|Eau Claire Army Captain Tells of Mad Jap Charge|
|Stanley Sergeant Hero of Break Through|
|BY FRED HAMPSON
A BATTALION OUTPOST, AITAPE, DUTCH NEW GUINEA, August 10 (Delayed) (AP) —Japanese forces trapped at Wewak attacked a few days ago in such terrific strength that they smashed into the center of the Americans' Driniumor River line, virtually isolating two Yank battalions.
The Yanks finally escaped by fighting down the Anamo Trail, the sole escape avenue. It was bitter and bloody, and the losses were pretty bad.
Afterward, when that ground was retaken and the bodies counted, old GI Joe was a Big Leaguer compared to the Japanese. One American company killed the enemy at a ratio of 15 to 1.
Although the Americans were trapped and were fighting to free themselves, several Japanese came in, waving white flags. Tank destroyers fumbled through the jungle, were led to Japanese gun emplacements by scouts, and shot them up.
Heroes came in job lots. There was Lieutenant Fred J. Seiter of Utica, N Y. He saw one of his men felled by an enemy sniper. Spitting contemptuously between his teeth, he strode forward and carried the man 60 exposed yards to safety, as the sniper peppered away.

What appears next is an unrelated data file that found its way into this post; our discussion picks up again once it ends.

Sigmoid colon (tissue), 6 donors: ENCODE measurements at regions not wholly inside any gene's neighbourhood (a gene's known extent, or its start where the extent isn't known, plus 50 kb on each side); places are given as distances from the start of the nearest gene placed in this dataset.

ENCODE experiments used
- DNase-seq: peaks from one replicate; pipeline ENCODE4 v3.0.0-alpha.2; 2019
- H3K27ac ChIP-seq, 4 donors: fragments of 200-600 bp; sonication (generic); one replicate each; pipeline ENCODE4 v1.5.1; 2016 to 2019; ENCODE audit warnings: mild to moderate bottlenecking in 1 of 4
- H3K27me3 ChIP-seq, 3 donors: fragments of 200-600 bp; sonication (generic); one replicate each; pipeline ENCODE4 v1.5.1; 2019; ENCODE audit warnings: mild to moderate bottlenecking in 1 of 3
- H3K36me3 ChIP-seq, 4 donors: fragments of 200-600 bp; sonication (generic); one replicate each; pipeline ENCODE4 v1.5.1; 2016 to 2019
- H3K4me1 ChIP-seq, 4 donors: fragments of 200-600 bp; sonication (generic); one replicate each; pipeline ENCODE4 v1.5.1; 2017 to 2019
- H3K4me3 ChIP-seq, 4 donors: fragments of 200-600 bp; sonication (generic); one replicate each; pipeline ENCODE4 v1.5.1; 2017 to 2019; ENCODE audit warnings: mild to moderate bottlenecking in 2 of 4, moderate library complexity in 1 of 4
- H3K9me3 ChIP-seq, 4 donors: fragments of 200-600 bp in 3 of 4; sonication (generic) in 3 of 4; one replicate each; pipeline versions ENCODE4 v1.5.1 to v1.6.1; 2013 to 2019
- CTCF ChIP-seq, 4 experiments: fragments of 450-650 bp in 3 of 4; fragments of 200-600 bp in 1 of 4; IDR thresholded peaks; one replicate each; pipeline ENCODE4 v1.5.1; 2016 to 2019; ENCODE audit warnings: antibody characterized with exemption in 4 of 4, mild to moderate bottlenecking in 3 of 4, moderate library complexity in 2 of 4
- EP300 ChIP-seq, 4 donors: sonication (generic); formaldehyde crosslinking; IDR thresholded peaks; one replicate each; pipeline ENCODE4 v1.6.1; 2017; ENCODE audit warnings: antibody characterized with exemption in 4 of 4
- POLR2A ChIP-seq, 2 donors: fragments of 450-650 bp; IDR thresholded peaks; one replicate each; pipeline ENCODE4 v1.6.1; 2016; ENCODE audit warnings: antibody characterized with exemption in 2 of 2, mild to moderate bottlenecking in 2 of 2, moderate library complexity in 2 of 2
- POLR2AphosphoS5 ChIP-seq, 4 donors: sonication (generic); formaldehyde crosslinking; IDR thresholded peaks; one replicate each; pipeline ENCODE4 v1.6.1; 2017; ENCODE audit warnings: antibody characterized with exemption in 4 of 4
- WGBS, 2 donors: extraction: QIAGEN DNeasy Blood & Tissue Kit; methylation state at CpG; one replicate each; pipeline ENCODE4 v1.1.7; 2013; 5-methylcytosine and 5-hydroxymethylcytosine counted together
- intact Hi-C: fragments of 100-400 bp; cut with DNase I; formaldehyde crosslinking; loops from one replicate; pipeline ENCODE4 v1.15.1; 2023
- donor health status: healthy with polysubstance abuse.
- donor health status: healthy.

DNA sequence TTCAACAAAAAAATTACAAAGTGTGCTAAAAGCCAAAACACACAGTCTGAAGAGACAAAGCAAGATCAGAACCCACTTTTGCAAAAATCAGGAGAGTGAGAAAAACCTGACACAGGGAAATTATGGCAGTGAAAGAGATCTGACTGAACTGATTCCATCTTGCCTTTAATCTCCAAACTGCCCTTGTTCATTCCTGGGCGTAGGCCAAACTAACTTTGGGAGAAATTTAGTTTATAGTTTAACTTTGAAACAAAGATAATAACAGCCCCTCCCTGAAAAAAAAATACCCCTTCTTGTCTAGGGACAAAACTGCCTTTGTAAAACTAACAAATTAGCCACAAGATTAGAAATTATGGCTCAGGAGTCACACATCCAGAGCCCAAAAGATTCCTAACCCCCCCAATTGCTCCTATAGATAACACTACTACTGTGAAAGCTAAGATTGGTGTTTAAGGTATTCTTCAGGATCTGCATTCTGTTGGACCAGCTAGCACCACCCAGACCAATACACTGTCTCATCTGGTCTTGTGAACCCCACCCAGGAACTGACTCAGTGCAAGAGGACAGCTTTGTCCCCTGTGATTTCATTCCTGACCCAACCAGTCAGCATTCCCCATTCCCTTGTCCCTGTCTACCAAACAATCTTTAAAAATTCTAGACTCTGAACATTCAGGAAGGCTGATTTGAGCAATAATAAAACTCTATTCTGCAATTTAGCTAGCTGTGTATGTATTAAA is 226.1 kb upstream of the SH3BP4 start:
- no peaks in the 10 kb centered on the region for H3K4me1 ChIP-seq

The Japanese used all their tricks. There were "banzai" charges. Sometimes they charged to the blast of a bugle.
They always massed behind a small front, a couple of hundred yards, and attacked in waves until every last one of them had been used," said Captain Harry Lusk, Eau Claire, WI.
"They don't care a damn about losses. What makes it so tough, they usually kept coming until all forward outfits were out of ammo."
There were night snoopers. Some came laden with dynamite, trying to blast artillery. None succeeded, and all were killed.
Stanley Man a Hero
Technical Sergeant Carroll Booth of Stanley, WI led the forward platoon of the assault company which spearheaded the battalion's effort to break through and rejoin its regiment.
As they neared the enemy trail block, some members of the platoon hesitated, wavered. Some crawled back. The moment had come when the platoon either broke and ran or reached into its reservoir of courage and went on. It was up to Booth.
The Sergeant raised himself from the jungle undergrowth and opened up with his Tommy gun, striding slowly forward. He almost fell into a foxhole containing three Japanese. He killed them and went on. The wavering platoon followed, taking courage from its leader.
They fired and inched forward. Finally, Captain George Hess, Edgerton, WI, brought up reinforcements. They slugged it out for half an hour, until some tank destroyers got in. Then the Japanese broke, rolled back into the jungle; the assault company dashed onto the breach, cleared the flanks—the escape road was open.
Booth? He didn't get a scratch.